"Once upon a time, a mathematician deals with rabbits for the sake of their contribution to mathematics..."
Kursat
Fibonacci; the "greatest European mathematician of the middle ages", his full name was Leonardo of Pisa, or Leonardo Pisano in Italian since he was born in Pisa (Italy), the city with the famous Leaning Tower, about 1175 AD.
He called himself Fibonacci [pronounced fibonarchee or feeburnarchee] short for filius Bonacci which means son of Bonacci. Since Fibonacci in Latin is "filius Bonacci" and means "the son of Bonacci", two early writers on Fibonacci (Boncompagni and Milanesi) regard Bonacci as the family name so that FibBonacci is like the English names of Robinson or Johnson. Fibonacci himself wrote both "Bonacci" and "Bonaccii" as well as "Bonacij"! Others think Bonacci may be a kind of nickname meaning "lucky son" (literally, "son of good fortune"). He is perhaps more correctly called Leonardo of Pisa or, using a latinisation of his name, Leonardo Pisano. Occasionally he also wrote Leonardo Bigollo since, in Tuscany, bigollo means a traveller.
In Fibonacci's book he introduces a problem for his readers to use to practice their arithmetic:
a pair of rabbits are
put in a field and, if rabbits take a month to become mature and
then produce a new
pair every month after that, how many pairs will there be in twelve
months time?
He assumes the rabbits do not escape and
none die. The answer involves the series of numbers:
1, 1, 2, 3, 5, 8, 13, 21, ...
Fibonacci Series is formed by starting with 0 and 1 and then adding the latest two numbers to get the next one:
n:  0  1  2  3  4  5  6  7  8  9  10 

12  13  14  
Fibonacci(n):  1  1  2  3  5  8  13  21  34  55  89  144  233  377  610  more.... 
We can write a general formula to generate a Fibonnaci sequence using
If we take the ratio of two successive numbers in Fibonacci's series, (1, 1, 2, 3, 5, 8, 13, ..) and we divide each by the number before it, we will find the following series of numbers:
1/1 = 1, 2/1 = 2, 3/2 = 1·5, 5/3 = 1·666..., 8/5 = 1·6, 13/8 = 1·625, 21/13 = 1·61538...
More formally, if we take the Fibonacci sequence as f(n) = f(n1) + f(n2), we get:
If we want to look at the convergence of the ratio f(n)/f(n1),
When we may write the above equation in limits:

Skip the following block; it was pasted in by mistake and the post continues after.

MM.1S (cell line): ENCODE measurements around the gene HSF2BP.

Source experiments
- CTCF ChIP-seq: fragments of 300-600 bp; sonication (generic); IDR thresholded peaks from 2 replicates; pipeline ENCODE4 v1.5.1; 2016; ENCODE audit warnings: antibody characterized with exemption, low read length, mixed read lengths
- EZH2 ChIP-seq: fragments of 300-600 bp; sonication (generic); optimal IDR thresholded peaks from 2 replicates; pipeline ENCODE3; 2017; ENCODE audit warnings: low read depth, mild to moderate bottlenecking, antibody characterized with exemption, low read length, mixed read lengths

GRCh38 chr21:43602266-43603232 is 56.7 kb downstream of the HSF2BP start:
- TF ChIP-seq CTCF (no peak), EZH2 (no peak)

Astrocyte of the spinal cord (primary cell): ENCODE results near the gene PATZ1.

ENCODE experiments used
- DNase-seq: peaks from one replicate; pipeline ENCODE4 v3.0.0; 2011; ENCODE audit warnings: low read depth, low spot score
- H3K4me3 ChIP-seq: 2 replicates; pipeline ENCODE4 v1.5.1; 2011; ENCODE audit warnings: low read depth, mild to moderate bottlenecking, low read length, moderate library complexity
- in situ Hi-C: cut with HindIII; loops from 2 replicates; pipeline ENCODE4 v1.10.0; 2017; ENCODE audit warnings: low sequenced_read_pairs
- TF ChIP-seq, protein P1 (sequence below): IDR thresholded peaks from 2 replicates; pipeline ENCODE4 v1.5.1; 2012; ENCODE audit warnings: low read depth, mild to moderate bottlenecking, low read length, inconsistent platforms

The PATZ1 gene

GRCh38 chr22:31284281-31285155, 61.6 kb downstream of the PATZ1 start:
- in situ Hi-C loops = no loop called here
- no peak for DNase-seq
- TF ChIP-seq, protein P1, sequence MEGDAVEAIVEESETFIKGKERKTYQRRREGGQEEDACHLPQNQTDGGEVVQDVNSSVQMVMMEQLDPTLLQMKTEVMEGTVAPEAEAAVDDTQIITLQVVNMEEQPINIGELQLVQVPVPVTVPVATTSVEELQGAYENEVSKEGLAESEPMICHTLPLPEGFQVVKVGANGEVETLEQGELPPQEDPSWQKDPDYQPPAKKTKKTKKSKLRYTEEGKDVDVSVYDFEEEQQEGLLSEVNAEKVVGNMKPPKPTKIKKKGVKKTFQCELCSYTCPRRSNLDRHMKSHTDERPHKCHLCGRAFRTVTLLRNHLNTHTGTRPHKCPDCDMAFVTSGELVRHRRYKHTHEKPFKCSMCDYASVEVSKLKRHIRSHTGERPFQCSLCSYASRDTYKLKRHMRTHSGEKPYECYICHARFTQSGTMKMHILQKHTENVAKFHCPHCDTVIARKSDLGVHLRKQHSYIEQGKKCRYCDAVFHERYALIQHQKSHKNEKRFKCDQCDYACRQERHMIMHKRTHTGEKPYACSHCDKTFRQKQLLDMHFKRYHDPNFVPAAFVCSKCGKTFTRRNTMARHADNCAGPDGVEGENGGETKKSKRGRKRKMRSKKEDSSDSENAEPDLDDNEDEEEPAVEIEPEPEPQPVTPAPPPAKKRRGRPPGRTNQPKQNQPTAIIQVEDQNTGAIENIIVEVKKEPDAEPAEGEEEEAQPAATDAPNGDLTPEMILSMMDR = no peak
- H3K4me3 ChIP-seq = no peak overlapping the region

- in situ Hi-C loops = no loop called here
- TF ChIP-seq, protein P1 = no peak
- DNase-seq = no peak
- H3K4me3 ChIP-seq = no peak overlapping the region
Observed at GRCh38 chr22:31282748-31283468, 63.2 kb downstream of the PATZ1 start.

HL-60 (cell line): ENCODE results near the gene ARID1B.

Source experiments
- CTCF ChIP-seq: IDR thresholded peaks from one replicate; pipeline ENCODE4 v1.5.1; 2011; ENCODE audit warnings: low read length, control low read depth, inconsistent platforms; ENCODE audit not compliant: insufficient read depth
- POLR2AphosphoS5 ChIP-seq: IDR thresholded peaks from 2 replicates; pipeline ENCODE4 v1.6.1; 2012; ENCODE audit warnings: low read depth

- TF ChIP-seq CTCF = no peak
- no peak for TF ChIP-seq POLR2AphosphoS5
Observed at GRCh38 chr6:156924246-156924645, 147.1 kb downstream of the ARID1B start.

If we solve the equation we may get x is equal to
The constant is called "Golden Ratio", or "Divine Ratio" or "Extreme Ratio". And 0,61803399... is called the reciprocal of the Golden Ratio.
We will call the Golden Ratio (or Golden number) after a greek letter,Phi () here, although some writers and mathematicians use another Greek letter, tau (). Also, we shall use phi (note the lower case p) for a closely related value.


As we see from the graph, the ratio f(n)/f(n1) converges to the golden ratio
One immediate question arise: "What happens to the ratio f(n1)/f(n)?"
In other words: What happens if we take the ratios the other way round i.e. we divide each number by the one following it: 1/1, 1/2, 2/3, 3/5, 5/8, 8/13, ..?
Again using spreadsheet environment, we may get Figure 2.

As we may observe from the Figure 2, the ratio f(n1)/f(n) is 0,618033989... which is the reciprocal of the golden ratio.
For example, If f(0)=1 and f(1) = 3, then our sequence is a Lucas Sequence (See Figure 2a).

Again if we draw the graph of the ratios L(n)/L(n1) and L(n1)/L(n), we get the graph in Figure 2b:

As we have observed, the corresponding ratios of the successive terms in both Fibonacci Series and Lucas Series have the same rations. In other words:
EXERCISES for Challenge:
1. Try some other starting values of your
own for a serie S(n) = S(n1) + S(n1).
2. Investigate what happens to the ratio of successive terms in
the series of the earlier questions. We know that for the Fibonacci
series, the ratio gets closer and closer to Phi = (sqr(5)+1)/2
(or Phi = (sqr(5)1)/2. Does it look as (oh dear, I feel a pun
coming on: Lucas ) if all the series,
no matter what starting values we choose, eventually have successive
terms whose ratio is Phi?
This page created November 7, 1999
This page last modified November 7, 1999